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Port Of Morrow
Indie quirksters go straight
Ed Power, 30 Mar 2012
As quirky underdogs, The Shins were easy to root for. But their shock transition to major label stardom – abetted by Natalie Portman’s cheerleading in the movie Garden State – made them harder to love. Under the spotlight, James Mercer’s reedy delivery and choppy songwriting felt suddenly insubstantial and larded with zaniness: wayward to a fault, The Shins often seemed to switch genre mid-track. Mercer, you suspect, was of a similar view as, post-success, he has sometimes seemed to want to do anything other than make a Shins record. He’s sung backup with Modest Mouse, collaborated with producer Danger Mouse on an electronic project and composed several soundtracks, never giving the slightest impression he was itching to get back to the day job.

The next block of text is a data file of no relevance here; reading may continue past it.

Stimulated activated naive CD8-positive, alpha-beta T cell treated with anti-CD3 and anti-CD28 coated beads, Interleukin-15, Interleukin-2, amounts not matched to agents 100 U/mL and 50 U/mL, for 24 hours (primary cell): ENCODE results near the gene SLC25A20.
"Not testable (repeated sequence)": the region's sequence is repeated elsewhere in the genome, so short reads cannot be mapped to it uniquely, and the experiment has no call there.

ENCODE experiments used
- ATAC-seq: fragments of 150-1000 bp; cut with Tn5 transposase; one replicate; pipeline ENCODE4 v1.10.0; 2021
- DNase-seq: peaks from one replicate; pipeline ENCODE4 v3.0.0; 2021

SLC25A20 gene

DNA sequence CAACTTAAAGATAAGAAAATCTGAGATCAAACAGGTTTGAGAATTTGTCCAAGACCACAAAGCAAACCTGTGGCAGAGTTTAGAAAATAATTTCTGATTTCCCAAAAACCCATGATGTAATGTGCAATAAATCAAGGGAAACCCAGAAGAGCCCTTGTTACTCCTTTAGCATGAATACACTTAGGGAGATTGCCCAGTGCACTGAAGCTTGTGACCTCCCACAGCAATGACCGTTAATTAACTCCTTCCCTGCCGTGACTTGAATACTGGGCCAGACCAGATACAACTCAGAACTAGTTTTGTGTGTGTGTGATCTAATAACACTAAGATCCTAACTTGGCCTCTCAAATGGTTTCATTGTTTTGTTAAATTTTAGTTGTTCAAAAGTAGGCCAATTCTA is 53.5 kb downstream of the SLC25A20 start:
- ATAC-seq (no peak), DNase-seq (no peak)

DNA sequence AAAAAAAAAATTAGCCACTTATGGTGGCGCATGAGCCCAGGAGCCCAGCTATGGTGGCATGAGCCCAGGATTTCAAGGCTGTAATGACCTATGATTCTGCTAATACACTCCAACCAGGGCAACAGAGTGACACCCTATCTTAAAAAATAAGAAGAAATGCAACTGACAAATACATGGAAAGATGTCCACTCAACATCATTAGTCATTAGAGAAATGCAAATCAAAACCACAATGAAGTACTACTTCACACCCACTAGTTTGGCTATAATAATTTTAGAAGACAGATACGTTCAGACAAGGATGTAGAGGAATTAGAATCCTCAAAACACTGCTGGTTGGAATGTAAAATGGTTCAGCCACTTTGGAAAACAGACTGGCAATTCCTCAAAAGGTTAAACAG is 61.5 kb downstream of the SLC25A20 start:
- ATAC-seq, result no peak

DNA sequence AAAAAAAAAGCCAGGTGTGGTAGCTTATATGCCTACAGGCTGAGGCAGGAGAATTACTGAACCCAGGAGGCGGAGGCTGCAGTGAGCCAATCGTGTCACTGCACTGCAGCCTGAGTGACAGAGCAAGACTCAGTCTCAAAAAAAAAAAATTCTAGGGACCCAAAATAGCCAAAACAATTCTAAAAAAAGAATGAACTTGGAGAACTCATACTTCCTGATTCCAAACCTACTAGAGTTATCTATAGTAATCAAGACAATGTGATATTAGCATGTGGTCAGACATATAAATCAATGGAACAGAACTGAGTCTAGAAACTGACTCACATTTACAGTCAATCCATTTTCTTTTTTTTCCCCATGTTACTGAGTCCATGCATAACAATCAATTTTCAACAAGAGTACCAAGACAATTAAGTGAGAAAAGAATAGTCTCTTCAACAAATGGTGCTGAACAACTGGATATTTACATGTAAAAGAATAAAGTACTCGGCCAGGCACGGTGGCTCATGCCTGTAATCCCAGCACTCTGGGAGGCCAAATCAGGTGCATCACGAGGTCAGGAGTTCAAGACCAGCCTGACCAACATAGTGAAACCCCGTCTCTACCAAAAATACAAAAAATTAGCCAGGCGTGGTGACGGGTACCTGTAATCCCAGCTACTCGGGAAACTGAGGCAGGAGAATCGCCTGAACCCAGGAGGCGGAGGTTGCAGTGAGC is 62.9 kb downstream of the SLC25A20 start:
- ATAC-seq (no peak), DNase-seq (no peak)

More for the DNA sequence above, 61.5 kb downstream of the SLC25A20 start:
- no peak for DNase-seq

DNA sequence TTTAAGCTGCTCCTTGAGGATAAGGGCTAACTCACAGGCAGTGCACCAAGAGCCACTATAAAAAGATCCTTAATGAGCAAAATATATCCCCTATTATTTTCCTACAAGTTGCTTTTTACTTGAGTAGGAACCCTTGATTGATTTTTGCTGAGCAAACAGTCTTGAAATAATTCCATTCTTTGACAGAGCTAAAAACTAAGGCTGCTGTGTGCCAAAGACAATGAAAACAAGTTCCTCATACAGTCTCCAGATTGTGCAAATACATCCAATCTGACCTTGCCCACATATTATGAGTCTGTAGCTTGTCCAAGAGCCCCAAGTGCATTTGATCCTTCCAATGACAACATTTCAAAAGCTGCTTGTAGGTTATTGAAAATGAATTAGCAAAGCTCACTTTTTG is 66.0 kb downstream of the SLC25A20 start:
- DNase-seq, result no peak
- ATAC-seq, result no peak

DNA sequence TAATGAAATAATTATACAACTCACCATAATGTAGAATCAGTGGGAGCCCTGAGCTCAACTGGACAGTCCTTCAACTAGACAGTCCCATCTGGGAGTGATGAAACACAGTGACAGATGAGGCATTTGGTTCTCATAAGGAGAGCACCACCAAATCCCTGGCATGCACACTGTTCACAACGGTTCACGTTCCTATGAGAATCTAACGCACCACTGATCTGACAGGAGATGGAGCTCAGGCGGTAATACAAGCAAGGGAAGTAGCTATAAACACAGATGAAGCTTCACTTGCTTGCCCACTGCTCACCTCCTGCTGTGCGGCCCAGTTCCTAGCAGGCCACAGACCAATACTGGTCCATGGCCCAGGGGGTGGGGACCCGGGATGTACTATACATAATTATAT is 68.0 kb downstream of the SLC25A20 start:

Finally he has – and four years on since the band’s major-label debut Wincing The Night Away, the curiously titled Port Of Morrow suggests the extra-curricular dabbling has been worthwhile. For a start, the album is far more expertly-crafted than anything else in the group’s catalogue. There’s a ‘60s surf-pop lilt to ‘The Rifle’s Spiral’; and ‘Simple Song’ is the sort of straight-ahead power-pop you sense Mercer’s been trying to write his entire career. Many of those who loved The Shins for their free-spirited eclecticism may find a slick, buttoned-down Port Of Morrow a betrayal of everything these long-time underachievers once represented. That’s their problem. Newcomers will be seduced by its lightly-worn ebullience and surfeit of hooks.